News Releases

News Releases

Mar 03 2014

Hoeven: Russia Must Respect Ukraine's Sovereignty

Events in Ukriane Also Underscore Importance of U.S. Energy Security

WASHINGTON – Senator John Hoeven today said Russia needs to respect the sovereignty of Ukraine and follow international law. Russia has no legitimate right to make incursions into Ukraine and breach that country’s border, in spite of its perceived military and economic interests in Crimea and energy pipeline infrastructure to Europe.

Hoeven said the United States can and should, along with its allies, pursue economic and diplomatic sanction against Russia unless it withdraws from Ukraine. Diplomatic sanctions includes measures such as condemning Russia’s incursion into Ukraine, working through the UN to get a resolution ordering withdrawal and expanding the Magnitsky Act and other travel bans for Russian officials. In addition, the senator said the international community could impose economic sanctions on Russia, such as cancelling the G-8 summit in Sochi next June, expelling Russia from the G-8 and G-20, restricting Russian trade and banking operations overseas and other measures. 

Hoeven also said recent events in Ukraine illustrate the importance of developing the United States’ domestic energy resources to achieve energy independence.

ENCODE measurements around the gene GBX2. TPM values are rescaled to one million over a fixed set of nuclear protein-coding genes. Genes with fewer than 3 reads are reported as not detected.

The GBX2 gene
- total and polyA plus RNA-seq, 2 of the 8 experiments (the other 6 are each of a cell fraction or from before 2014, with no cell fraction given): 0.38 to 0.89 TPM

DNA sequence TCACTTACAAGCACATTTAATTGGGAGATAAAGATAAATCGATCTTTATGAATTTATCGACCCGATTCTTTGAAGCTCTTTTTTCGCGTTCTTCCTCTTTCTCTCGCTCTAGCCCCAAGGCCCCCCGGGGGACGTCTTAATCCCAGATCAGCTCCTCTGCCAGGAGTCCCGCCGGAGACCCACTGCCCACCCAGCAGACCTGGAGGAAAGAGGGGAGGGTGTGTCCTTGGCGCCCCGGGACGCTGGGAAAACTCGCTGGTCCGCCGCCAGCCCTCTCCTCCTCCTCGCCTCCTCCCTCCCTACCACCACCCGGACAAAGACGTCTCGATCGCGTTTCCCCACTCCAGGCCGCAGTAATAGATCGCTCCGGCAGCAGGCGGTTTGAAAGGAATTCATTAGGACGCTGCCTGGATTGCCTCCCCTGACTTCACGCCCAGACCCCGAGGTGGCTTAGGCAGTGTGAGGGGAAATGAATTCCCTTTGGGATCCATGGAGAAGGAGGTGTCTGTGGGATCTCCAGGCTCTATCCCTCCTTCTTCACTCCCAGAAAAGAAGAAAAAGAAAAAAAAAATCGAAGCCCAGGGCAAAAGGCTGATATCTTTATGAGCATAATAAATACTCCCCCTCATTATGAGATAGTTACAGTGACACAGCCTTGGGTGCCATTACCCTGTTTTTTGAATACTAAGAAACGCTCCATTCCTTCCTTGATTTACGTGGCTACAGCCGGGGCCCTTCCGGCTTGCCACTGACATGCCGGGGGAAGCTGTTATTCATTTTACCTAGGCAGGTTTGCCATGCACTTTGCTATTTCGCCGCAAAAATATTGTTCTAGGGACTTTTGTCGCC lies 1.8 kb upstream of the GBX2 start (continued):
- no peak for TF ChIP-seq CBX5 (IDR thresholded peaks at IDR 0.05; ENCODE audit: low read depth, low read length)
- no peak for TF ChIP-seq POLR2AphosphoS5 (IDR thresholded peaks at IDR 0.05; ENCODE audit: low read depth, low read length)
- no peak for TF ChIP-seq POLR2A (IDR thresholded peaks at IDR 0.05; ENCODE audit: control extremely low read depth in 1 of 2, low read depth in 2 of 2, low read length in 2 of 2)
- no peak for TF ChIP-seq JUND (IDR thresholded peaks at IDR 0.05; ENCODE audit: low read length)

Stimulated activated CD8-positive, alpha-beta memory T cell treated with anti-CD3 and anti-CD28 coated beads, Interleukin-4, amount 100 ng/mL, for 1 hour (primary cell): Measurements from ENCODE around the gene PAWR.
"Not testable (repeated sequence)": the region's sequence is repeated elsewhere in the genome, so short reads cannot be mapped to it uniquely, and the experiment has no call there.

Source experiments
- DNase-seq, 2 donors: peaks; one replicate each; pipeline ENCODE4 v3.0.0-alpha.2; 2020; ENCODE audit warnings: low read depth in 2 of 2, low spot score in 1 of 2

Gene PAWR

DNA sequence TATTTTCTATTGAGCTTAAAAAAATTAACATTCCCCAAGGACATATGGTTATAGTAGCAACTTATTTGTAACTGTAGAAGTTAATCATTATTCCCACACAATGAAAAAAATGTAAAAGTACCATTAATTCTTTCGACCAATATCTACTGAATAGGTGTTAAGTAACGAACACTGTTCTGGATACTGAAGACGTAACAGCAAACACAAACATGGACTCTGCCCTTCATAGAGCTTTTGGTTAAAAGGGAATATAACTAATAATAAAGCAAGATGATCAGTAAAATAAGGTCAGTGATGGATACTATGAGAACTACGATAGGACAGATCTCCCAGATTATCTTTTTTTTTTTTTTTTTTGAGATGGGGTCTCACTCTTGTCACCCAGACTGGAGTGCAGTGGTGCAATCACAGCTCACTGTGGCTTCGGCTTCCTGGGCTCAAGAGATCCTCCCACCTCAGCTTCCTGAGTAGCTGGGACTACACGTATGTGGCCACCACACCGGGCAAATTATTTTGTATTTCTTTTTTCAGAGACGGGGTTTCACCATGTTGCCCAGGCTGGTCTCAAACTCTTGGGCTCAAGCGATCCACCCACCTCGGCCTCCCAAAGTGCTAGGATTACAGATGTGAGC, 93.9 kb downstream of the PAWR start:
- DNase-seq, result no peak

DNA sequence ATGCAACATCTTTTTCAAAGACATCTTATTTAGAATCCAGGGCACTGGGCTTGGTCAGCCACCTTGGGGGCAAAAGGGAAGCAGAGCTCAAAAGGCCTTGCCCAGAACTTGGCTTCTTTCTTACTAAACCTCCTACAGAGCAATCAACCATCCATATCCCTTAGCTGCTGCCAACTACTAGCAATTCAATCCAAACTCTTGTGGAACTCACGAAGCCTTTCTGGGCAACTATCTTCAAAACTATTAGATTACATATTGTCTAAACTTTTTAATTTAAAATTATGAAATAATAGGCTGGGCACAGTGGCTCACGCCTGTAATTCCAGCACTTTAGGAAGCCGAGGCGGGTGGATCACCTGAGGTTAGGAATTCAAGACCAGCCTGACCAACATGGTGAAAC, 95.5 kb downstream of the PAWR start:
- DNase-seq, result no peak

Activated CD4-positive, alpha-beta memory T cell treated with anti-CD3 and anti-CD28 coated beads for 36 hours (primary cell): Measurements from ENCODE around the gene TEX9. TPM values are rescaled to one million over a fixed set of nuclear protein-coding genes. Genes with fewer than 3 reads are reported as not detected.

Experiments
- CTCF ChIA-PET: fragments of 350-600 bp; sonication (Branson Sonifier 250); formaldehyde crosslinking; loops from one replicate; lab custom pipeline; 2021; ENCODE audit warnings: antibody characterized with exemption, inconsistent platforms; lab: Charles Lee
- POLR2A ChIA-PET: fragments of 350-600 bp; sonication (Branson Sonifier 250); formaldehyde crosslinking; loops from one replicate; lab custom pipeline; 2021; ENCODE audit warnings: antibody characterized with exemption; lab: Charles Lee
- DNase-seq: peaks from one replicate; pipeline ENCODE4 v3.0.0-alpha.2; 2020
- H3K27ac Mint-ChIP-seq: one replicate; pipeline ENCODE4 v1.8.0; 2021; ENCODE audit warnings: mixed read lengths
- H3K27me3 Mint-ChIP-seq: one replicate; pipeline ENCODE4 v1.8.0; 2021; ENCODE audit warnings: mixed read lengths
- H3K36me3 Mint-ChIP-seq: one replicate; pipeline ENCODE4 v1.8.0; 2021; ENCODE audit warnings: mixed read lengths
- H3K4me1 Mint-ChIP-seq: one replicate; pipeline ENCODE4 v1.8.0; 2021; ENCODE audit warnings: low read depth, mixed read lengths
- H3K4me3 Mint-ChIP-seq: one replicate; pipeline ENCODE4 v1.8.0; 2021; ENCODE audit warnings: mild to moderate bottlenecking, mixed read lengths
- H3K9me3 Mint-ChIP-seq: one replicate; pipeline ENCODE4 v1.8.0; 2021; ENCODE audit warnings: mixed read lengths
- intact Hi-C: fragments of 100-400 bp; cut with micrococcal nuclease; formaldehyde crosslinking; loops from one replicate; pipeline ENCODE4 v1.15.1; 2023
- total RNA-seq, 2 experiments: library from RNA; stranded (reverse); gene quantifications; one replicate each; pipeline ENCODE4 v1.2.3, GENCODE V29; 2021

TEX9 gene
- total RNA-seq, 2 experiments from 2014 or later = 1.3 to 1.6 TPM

Russia’s invasion of Ukraine is in part intended to secure its bases and preserve access to warm water ports in Crimea, but also to control vital pipeline energy infrastructure. Russia is acting to protect its energy revenues which are vital to its economy. Currently, the European Union imports 30 percent of its natural gas from Russia and half of that is transported via pipelines through Ukraine.

By developing U.S. domestic energy resources, working with allies like Canada, and getting approval for projects like the Keystone XL pipeline, the US can not only make itself energy secure, but also help reduce the cost of energy on a global basis. Over the long-term, that helps make the United States stronger and weakens Russia’s economy, which is dependent on oil and gas revenue.

“The United States needs to reduce our reliance on overseas energy,” Hoeven said. “That means developing a domestic energy plan, like the one we forged in North Dakota, that aggressively develops our domestic energy resources and working with friends and allies like Canada to produce more energy than we use. It also means building more energy infrastructure like the Keystone XL pipeline without delay.”

Further, Hoeven said, over the past decade, North Dakota has developed extensive ties with Ukraine. Currently, Ukraine is North Dakota’s 14th largest buyer of goods, largely agriculture equipment and machinery. The North Dakota Trade Office during the Hoeven administration sent trade missions to Ukraine in 2006 and 2008, followed by a third mission 2011. These have resulted in large increase in North Dakota exports to that country. Today, North Dakota exports approximately $20 million in goods annually to Ukraine.

“The people of the United States and North Dakota stand with the people of Ukraine in supporting their democratic aspirations and their efforts to build a better future,” Hoeven said.
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